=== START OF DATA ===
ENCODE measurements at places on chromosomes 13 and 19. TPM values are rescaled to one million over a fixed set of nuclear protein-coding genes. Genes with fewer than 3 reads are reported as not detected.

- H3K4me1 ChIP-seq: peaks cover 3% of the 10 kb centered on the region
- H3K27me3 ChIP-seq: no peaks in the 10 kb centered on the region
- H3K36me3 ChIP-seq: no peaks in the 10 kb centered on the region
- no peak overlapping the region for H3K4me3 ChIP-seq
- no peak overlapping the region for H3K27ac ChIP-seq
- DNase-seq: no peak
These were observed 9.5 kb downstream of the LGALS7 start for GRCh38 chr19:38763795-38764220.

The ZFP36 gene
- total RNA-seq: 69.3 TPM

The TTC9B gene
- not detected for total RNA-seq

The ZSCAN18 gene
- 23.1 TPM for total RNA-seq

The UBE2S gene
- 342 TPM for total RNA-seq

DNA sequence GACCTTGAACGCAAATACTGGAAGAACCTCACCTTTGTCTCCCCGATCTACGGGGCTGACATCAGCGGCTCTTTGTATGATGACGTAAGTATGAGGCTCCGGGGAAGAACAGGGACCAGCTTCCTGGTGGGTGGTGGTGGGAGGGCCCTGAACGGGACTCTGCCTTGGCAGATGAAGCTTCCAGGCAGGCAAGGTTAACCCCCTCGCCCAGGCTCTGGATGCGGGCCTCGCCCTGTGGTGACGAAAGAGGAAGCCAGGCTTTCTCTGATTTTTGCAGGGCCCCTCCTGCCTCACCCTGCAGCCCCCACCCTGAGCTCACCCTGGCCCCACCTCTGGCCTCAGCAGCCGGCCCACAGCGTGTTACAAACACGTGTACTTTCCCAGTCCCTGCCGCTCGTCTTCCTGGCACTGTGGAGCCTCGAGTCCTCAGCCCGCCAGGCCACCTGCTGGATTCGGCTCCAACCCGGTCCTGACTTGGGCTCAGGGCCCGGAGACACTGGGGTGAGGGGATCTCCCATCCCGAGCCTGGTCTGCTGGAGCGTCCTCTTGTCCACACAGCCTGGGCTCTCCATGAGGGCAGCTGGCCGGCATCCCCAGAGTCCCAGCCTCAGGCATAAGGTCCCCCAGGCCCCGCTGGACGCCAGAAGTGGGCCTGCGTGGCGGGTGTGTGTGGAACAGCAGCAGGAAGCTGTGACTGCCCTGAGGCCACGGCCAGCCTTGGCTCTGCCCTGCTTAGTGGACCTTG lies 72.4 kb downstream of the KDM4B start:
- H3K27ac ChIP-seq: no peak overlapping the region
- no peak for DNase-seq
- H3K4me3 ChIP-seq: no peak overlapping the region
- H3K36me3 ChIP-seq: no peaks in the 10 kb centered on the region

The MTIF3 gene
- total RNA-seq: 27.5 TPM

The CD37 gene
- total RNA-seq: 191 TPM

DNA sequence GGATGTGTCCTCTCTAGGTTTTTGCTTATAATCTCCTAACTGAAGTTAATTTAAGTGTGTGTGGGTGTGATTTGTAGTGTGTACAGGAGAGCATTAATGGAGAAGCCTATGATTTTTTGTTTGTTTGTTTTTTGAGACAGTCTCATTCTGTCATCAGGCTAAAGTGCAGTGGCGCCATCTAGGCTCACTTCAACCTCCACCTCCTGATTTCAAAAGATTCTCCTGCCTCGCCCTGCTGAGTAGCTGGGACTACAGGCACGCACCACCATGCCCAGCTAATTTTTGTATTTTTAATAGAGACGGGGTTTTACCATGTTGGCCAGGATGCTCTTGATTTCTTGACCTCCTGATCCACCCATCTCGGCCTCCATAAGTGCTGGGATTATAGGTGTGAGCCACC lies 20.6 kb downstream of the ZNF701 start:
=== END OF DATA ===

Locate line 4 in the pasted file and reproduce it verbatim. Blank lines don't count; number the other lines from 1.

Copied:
- H3K36me3 ChIP-seq: no peaks in the 10 kb centered on the region